Aldermen don’t agree on addiction center

A proposed group home on Rockford’s west side is being met with opposition from at least one alderman who says her ward is already up to its ears in social services.

Although Ald. Linda McNeely (D-13) agrees Steve Curington and Reformers Unanimous (RU) would run an excellent program, she says it’s simply in the wrong place.

“This is the organization for that facility,” McNeely said of the Christianity-based addiction program, “but I don’t believe that this is the location for the facility. …The 13th Ward has a lot of social services in it.”

During the Oct. 15 Rockford City Council meeting, McNeely said she’d prefer to see more businesses, homes or a college in the area.

It is customary for the council to respect the wishes of an alderman whose ward will be affected by a vote. Only Ald. Victory Bell (D-5) voiced the intention to uphold that tradition.

Ald. Frank Beach (R-10) recognized McNeely’s concerns are valid, but noted RU has gone out of its way to accommodate all conditions requested.

“It’s a positive thing for this community,” Beach stated. “Its services speaks for itself.”

Ald. Bill Timm (R-9), whose ward is near the proposed site, reported having met with Curington to have his own concerns addressed, and to set forth his expectations.

“I expected that place to be perfect,” Timm said. “I laid a lot of rules on him.”

Curington, the president and founder of RU, plans to invest $250,000 to renovate the former Lockwood Health Care Facility. The home would offer private education, counseling, a worship center and dormitory for females at 3520 School St.

Some of the residents would be coming directly out of the court system. RU promised no sex offenders would reside in the home, and that residents would be screened prior to being admitted.

The site is zoned as a Limited Office District, so the group home would need a special-use permit (SUP) to open its doors.

When McNeely addressed the Zoning Board of Appeals (ZBA) on the matter July 17, she argued the facility is too close to schools and residences. The ZBA unanimously voted to deny Curington’s request, citing reasons including: “The establishment, maintenance or operation of the Special Use Permit will be detrimental to or endanger the public health, safety, morals, comfort or general welfare of the community. The location and volume of young children in the immediate vicinity poses a conflict of uses for a group home for adjustment in that location.

“The Special Use Permit will be injurious to the use and enjoyment of other property in the immediate vicinity for the purposes already permitted, and will substantially diminish and impair property values within the neighborhood.”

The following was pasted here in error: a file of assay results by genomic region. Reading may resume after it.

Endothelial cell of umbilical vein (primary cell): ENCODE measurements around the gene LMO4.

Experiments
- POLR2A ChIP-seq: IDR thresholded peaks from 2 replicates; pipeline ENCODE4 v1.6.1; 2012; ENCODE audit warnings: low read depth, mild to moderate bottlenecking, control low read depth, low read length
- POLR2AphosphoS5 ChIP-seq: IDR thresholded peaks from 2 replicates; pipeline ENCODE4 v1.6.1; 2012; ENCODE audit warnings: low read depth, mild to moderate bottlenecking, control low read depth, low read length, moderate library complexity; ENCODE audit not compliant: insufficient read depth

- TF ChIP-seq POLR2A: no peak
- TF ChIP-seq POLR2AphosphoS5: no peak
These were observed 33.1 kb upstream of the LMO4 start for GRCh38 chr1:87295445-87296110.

The Rockford City Council’s Codes and Regulations Committee disagrees, and moved forward a report that would reverse the ZBA’s recommendation to deny the permit.

Because the report goes against the advice of the ZBA, a two-thirds supermajority vote by the full council is required for approval.

At the request of Ald. John Beck (R-12), aldermen ultimately agreed to lay the matter over for one week.

Committee reports

The council passed a report recommending $567,351 be awarded to Air One Equipment, Inc., of South Elgin, for Fire Department self-contained breathing apparatus (SCBA). Roughly $425,000 of that cost will be paid by a federal grant.

Aldermen voted to approve a report recommending a citywide biennial bridge inspection contract be awarded to Smith Engineering Consultants, of Crystal Lake, in the amount of $88,113.06.

A report recommending Rockford Blacktop, of Loves Park, and Rockford Cement Products be awarded contracts for street, sewer, traffic and water materials was also approved.

A committee report recommending $19,864 in tax increment financing (TIF) funds for renovation of 201 Seventh St. was approved for Charmaine and Lee Schreiner.

Aldermen approved a report recommending the award of a $12,672 bid to Kone, Inc., for parking deck elevator maintenance.

Public participation

John Weaver, a community activist and regular speaker during public comments, addressed the council on the subject of fear.

Weaver is in the process of recruiting participants for the Sweep It & Keep It campaign started by the Coronado Haskell Neighborhood Association. The campaign’s emphasis is to stress the importance of cleaning up crime, and then keeping it out of the neighborhoods.

“I have been calling other neighborhood leaders to ask if they will be supporting this effort in their areas,” Weaver explained. “Some areas have members who are not willing to be supporting anything to do with any anti-crime or violence. They are fearful of retaliation from some evil force, whether it’s real or perceived.”

Weaver argued that attitude must change before stronger neighborhoods can be built.

“Unless we all work as a team to stop its progress, it will reach out to every corner of Rockford,” Weaver added.

Weaver especially urged church groups to become more active in combating crime.


Mayor Larry Morrissey (I) proclaimed Oct. 20 American Diabetes Association’s Step Out to Fight Diabetes Day in Rockford.

October was proclaimed Domestic Violence Awareness Month.


Ald. Ann Thompson-Kelly (D-7) was not present.

from the Oct. 17-23, 2007, issue

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